Tuesday, 4 August 2015

One Year As A Mother

A lot of the posts you find on my blog will not strictly be related to the fact that I am a nursing mother. Lingerie is an outlet for me to express a side of me that doesn't feel "mumsy", something that I believe is important for any new mother; to retain a sense of yourself amidst the sea of parenthood. However, tomorrow my baby turns one and we celebrate a magical yet slightly nightmarish year of parenting our little munchkin. I've had a rather intense last few years between moving out, starting two different university courses, moving country and getting married. But none of these have changed me in any way near the amount that becoming a mother has and I've been thinking a lot about these changes recently and how they relate to my love of lingerie.

Probably the most obvious way pregnancy and the then aftermath has had an affect on me is physically. Writing about body image, whether positively or negatively, feels quite uncomfortable to me as I am fully aware of my own privilege. I am young, I have always been slender, and to top it all off I am also white. I have also been blessed with good genes (because, seriously, everyone underestimates how much they control) which meant that I didn't put on too much weight during pregnancy, I slimmed down very fast after giving birth, and one year later most of my stretch marks have faded a great deal. In fact, I actually lost weight during pregnancy due to extreme morning sickness during my first trimester which resulted in losing fat stores on my legs and behind (and this would be the year of the ass, thanks Nicki...). These instead migrated to my stomach to protect my ever expanding bump, which meant that 2 weeks after giving birth I was left staring at myself in the mirror, not recognising this body with its uncomfortably large breasts, protruding stomach, and gangly legs.

This complete disassociation lasted many months until I gradually began to get used to my new shape. Projects like Take Back Postpartum and 4th Trimester Bodies slowly helped me learn to love my body for what it had done in creating my son and nourishing him. Also, and I hate to say this I really do, exercise has helped a lot. I started doing Blogilates at home a few months ago and that has made such a huge difference. Not necessarily to my physical shape (though I swear my bum looks a little perkier, wishful thinking?) but to my strength and awareness of what this amazing body of mine is further capable of. On top of all of these aids, lingerie has been essential to me in reclaiming this flesh and these layers of fat as something of my own. I feel beautiful in lingerie and this wonderful community of fellow lingeristas constantly reaffirms that to me every time I post a new picture on instagram. So thank you ladies, you have no idea what you all mean to me.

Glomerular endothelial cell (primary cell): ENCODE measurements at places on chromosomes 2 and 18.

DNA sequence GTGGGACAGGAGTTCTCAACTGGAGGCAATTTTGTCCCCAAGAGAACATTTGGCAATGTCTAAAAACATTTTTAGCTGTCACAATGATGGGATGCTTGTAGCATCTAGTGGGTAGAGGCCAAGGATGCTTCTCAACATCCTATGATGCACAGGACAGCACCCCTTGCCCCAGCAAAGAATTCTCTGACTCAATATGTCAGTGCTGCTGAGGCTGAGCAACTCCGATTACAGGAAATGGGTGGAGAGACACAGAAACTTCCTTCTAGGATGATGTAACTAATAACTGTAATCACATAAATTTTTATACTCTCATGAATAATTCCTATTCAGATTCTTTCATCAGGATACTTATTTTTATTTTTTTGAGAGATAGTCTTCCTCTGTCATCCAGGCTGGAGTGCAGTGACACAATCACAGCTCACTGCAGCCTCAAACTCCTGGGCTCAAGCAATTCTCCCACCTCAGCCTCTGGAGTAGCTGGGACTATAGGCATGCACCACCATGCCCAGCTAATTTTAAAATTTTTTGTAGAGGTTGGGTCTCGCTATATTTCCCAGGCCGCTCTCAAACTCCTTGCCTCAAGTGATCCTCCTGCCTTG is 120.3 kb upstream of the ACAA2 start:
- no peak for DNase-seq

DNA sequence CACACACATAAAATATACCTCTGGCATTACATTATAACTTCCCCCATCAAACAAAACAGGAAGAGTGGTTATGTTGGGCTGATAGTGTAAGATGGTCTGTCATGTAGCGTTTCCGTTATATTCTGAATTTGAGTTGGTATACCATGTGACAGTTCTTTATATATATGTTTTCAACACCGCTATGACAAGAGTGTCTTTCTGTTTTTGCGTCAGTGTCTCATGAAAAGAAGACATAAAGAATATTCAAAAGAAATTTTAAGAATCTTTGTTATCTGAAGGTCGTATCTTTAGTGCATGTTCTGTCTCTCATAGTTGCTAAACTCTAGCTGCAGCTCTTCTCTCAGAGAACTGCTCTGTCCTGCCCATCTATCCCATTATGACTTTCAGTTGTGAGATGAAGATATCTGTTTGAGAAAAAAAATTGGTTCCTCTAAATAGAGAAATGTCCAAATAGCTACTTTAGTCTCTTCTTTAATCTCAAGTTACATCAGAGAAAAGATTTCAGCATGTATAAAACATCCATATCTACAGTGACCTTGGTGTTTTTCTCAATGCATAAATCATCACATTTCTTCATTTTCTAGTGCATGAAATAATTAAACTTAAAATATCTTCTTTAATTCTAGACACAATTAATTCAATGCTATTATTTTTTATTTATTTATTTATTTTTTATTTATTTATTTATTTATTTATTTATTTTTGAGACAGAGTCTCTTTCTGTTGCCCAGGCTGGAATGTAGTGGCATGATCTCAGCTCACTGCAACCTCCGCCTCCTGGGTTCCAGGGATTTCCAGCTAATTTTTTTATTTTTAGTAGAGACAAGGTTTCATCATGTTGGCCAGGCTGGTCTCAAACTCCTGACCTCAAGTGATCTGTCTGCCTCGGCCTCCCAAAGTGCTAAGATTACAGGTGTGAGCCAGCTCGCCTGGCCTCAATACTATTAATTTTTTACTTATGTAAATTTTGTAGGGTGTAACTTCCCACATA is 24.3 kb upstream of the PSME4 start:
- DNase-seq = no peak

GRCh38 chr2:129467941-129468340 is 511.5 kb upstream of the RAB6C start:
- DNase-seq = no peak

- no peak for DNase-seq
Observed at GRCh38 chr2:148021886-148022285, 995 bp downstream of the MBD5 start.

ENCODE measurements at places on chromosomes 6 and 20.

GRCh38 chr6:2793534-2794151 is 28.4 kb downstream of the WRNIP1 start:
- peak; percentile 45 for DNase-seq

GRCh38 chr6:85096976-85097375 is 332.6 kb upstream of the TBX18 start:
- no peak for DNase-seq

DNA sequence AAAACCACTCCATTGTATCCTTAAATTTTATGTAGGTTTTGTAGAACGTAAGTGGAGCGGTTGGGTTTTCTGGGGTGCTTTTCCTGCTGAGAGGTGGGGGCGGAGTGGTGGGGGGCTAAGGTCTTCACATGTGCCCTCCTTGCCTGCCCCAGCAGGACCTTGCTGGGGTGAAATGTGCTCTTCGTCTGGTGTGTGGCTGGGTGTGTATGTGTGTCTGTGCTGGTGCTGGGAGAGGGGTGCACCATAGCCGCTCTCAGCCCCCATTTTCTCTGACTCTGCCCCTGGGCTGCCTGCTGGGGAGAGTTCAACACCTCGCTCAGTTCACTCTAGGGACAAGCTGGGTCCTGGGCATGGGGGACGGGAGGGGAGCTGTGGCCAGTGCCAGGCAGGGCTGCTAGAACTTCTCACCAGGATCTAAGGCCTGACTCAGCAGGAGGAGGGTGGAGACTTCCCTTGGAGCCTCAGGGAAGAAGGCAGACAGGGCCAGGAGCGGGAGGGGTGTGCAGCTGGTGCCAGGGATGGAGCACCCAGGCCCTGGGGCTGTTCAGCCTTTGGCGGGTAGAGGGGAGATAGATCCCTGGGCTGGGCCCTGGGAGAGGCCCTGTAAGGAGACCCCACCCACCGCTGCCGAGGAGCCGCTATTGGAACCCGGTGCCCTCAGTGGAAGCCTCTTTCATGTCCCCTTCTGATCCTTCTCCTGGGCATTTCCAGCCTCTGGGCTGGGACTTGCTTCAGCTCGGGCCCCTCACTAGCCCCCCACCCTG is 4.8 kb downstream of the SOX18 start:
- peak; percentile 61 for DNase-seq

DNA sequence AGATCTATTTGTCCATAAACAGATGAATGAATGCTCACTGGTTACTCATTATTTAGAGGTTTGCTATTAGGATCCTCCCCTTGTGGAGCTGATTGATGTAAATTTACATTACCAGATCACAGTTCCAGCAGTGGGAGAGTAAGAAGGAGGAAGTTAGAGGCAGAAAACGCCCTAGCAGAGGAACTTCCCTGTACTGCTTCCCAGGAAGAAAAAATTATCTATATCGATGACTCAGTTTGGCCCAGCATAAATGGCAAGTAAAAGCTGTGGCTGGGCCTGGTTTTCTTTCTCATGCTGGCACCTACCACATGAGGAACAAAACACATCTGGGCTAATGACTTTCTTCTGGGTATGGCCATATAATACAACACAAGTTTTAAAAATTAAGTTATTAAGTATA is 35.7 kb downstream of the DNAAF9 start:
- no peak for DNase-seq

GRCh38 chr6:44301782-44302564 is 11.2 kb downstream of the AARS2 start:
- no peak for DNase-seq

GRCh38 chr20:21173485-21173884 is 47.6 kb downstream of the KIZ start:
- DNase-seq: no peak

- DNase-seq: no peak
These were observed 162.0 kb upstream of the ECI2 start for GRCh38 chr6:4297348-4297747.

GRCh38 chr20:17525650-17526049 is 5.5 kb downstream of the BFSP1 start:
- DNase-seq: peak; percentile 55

Moving on to the less physical ways that motherhood has affected me and my lingerie drawer, I am so much more aware of the ethics behind my purchases now. Somewhere between the hormones making me constantly cry over the world's injustices and having far too much time to spend browsing the internet while nursing, I realised that I needed to try my best to not support companies who did not uphold ethical standards. I'm just taking baby steps (get it?) for now, doing things like unsubscribing from emails sent from the likes of Topshop and H&M, but I do aim to start buying from a lot more indie designers in the future.

Another thing which has contributed to my decision to "go indie" is this sudden awareness of how hard it is in the real world. Before pregnancy I was a university student who had only ever worked one part time job in her life and was living pretty comfortably off of a hefty loans package.* Now, as a full time student balancing studies with looking after my baby, I realise that real life is very difficult. For this reason I am left in awe at designers like Ally of Blue Reign, Sarah of Ohhh Lulu, Danielle of Ava Corsetry, and the many other women like them who balance their business alongside motherhood. Independent business owners like these amazing women need support and I for one plan to give it to them as much as possible.

Finally, one of the most important things that motherhood has taught me is that it's really important to treat yourself. Sometimes, that may mean leaving the baby with a family member for a couple of hours while I go out and get some me time. Other times, it involves spending a significant amount on some lingerie that I've been pining over. Recognising that what I do is hard and that it is therefore necessary for me to find ways to make myself happy has taken a while. But now that I'm here, I feel much less guilt about buying myself some luxury lingerie with the aforementioned loans package. I also am so much more appreciative of the level of detail and work that goes into those luxury pieces now that I can recognise just how significantly a beautiful creation can impact my life. Because at the end of the day if I'm happy, my baby's happy. And all I ever want and ever will want is for him to be happy.

Thanks for reading. x

*Here's a tip: get married while studying because they will then assess your income rather than your parents and you will get all the money. Kidding! Kind of...